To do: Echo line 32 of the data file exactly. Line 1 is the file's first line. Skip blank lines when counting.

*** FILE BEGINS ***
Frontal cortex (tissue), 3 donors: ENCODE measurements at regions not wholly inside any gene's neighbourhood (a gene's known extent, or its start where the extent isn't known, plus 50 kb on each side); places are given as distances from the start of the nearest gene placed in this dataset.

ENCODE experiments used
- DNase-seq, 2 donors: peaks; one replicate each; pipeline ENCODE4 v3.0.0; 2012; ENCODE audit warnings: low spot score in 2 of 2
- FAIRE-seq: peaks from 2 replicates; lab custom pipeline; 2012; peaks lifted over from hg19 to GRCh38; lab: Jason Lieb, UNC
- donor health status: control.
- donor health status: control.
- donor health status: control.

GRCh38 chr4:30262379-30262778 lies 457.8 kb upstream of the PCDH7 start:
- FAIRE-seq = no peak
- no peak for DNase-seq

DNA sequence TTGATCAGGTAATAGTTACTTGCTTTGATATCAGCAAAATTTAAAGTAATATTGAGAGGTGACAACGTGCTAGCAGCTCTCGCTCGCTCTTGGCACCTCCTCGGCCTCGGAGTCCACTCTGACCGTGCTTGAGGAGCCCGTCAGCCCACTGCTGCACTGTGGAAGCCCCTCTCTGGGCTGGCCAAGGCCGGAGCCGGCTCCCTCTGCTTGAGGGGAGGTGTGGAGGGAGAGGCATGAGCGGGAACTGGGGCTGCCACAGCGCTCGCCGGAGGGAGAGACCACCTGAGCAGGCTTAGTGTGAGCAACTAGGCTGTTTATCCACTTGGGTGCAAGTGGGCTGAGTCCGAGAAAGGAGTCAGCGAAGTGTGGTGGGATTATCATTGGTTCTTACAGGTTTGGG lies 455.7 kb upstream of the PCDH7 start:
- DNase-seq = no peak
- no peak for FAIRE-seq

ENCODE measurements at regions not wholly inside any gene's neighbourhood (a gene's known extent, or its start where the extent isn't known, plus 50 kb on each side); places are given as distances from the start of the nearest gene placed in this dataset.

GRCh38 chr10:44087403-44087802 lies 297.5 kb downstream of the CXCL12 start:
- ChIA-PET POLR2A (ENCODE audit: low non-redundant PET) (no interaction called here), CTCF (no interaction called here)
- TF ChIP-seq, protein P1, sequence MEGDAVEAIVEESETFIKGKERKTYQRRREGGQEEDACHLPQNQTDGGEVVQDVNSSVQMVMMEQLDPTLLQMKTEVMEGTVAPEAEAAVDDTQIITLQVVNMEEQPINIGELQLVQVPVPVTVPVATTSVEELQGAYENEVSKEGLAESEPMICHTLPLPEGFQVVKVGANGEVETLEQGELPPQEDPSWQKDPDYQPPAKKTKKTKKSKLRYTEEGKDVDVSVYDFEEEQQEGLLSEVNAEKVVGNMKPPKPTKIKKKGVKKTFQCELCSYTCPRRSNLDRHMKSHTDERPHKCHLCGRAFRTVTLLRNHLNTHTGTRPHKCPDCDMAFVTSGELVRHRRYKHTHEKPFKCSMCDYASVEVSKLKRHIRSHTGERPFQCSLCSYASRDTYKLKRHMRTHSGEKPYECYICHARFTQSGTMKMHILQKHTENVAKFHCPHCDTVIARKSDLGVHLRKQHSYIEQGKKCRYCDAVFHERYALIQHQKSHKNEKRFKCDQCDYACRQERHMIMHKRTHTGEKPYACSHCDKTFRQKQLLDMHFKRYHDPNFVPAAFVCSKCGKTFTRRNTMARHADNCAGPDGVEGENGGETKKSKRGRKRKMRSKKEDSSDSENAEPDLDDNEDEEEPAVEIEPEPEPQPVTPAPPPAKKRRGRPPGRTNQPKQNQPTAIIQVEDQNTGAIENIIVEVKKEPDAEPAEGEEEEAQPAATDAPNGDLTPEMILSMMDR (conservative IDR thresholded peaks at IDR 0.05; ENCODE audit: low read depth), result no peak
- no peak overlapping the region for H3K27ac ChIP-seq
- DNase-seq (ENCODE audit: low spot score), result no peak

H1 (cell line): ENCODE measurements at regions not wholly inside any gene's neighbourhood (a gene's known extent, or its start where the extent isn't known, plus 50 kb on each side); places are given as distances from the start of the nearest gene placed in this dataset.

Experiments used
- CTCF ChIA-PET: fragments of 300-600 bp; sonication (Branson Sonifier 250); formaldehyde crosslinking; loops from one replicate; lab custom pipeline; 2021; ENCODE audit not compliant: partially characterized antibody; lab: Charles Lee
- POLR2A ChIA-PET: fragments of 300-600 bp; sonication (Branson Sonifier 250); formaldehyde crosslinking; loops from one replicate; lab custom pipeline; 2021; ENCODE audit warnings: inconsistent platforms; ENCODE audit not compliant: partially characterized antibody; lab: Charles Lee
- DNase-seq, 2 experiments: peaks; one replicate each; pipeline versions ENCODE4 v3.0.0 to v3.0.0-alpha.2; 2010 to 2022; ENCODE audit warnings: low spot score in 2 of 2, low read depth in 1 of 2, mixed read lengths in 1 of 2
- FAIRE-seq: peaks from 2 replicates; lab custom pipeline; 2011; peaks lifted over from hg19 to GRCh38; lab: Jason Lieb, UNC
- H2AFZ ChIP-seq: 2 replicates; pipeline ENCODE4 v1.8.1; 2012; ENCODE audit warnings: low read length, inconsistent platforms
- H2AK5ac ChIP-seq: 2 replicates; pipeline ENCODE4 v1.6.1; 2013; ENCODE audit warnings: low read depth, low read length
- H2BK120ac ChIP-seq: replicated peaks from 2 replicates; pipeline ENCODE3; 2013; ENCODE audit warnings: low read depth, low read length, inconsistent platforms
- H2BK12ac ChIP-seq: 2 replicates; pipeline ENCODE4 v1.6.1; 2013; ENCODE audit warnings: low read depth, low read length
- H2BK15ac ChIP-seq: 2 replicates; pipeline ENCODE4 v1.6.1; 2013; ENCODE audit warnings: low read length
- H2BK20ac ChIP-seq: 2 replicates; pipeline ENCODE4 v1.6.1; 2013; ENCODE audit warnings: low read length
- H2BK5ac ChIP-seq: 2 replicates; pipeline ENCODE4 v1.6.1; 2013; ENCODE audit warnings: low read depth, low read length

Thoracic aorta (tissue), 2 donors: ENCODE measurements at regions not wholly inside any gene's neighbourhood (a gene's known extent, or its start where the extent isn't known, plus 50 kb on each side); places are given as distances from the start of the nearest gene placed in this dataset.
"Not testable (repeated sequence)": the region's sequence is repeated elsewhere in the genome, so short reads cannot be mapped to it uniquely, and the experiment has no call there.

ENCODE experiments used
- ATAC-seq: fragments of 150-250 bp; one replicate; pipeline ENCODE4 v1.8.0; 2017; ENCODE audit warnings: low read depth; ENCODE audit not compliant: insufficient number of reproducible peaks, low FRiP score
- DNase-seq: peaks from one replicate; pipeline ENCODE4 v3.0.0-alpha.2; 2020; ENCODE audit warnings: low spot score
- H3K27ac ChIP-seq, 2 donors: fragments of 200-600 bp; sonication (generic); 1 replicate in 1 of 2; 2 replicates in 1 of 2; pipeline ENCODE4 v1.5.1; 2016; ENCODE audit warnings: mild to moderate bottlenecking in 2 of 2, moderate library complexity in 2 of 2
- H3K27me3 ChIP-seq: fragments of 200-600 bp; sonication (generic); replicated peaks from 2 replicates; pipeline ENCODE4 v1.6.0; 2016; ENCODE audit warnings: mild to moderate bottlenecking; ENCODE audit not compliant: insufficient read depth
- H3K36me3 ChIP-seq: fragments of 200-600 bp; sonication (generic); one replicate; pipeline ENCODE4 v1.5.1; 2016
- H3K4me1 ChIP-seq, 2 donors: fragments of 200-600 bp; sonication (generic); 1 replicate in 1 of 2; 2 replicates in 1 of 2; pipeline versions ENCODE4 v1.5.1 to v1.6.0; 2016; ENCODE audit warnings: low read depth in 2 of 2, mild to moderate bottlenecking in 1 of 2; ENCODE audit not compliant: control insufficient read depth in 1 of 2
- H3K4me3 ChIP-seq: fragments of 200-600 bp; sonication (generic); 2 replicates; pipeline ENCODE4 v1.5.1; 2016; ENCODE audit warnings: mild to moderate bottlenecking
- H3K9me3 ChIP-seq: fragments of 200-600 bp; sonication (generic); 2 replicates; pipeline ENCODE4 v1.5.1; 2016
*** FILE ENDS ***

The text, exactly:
- H2BK5ac ChIP-seq: 2 replicates; pipeline ENCODE4 v1.6.1; 2013; ENCODE audit warnings: low read depth, low read length